What is the Shoulder Impingement Zone?

Article by John Miller

Shoulder Impingement Syndrome

Your Shoulder Impingement Zone is where your shoulder tendons and bursa are most likely to impingement against the (acromion) bone as it moves. The shoulder impingement zone is the most likely area when injuries to your rotator cuff or shoulder bursa occur due to the narrowing of the sub-acromial (space below the acromion) during this shoulder position.

Postures that significantly narrow the sub-acromial space are:

  • Your arm is working at or near shoulder height.
  • Your arm is directly overhead.

Injuries that result fall under the Shoulder Impingement Syndrome group of injuries.

Who Suffers Shoulder Impingement Syndrome?

Shoulder Impingement Syndrome is more likely to occur in people who engage in physical activities that require repeated overhead arm movements, such as tennis, golf, swimming, weight lifting, or throwing a ball. Occupations that require repeated overhead lifting or work at or above shoulder height are also at risk of rotator cuff impingement.

What are the Symptoms of Shoulder Rotator Cuff Impingement?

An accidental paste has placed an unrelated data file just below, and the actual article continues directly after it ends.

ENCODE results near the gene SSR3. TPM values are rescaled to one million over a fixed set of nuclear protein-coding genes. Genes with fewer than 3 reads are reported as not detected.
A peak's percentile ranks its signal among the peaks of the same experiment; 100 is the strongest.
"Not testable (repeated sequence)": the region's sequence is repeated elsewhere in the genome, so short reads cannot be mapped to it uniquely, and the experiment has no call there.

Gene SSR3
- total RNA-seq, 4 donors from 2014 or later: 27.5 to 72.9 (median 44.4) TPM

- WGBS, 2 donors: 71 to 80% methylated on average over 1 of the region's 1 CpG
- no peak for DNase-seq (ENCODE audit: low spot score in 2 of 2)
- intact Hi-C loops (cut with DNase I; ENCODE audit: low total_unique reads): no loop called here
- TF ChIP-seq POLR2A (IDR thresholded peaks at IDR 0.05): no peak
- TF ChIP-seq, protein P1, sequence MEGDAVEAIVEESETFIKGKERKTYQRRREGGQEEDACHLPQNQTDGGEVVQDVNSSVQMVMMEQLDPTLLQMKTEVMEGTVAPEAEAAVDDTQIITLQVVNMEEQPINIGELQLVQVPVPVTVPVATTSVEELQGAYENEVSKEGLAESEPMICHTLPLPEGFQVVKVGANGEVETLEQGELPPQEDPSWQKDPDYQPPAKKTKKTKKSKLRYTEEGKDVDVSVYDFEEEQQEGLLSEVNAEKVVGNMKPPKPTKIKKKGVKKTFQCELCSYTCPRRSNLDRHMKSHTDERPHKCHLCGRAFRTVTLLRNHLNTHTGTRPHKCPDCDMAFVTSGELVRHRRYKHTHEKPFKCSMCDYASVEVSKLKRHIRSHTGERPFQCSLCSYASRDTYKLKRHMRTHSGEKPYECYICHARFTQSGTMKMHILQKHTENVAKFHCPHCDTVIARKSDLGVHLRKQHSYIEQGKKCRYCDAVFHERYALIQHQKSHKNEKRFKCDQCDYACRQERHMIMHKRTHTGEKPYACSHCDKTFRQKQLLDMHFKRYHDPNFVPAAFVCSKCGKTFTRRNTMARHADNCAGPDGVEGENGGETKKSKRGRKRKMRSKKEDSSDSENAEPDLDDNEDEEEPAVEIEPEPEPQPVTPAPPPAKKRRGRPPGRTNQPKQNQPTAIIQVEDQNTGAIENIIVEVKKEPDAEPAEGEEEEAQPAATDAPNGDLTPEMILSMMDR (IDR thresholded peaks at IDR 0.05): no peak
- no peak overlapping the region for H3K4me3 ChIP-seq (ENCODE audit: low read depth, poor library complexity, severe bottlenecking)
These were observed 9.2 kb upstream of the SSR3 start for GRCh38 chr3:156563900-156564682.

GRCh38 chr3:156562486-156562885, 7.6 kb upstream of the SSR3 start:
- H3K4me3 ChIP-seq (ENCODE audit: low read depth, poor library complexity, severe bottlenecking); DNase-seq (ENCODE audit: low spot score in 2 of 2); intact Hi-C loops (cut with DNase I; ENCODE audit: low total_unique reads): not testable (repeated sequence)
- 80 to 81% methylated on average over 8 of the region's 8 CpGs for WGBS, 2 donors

Commonly rotator cuff impingement has the following symptoms:

  • An arc of shoulder pain approximately when your arm is at shoulder height or when your arm is overhead.
  • Shoulder pain that can extend from the top of the shoulder to the elbow.
  • Pain when lying on the sore shoulder.
  • Shoulder pain at rest as your condition deteriorates.
  • Muscle weakness or pain when attempting to reach or lift.
  • Pain when putting your hand behind your back or head.
  • Pain reaching for the seatbelt.

How is Shoulder Impingement Syndrome Diagnosed?

In most cases, a thorough clinical examination will identify a rotator cuff impingement. Your physiotherapist will ask about your shoulder pain and its behaviour and examine your shoulder with specific tests that identify impingement signs.

Diagnostic tests may include X-rays, MRI, or ultrasound scans to look for rotator cuff tears or signs of shoulder bursitis.

A problem with your neck joints can commonly cause shoulder pain. Your physiotherapist will examine this area to rule out this cause or include its treatment in your care plan.

For specific shoulder impingement advice, please consult your shoulder physiotherapist.

More info: Shoulder Injuries


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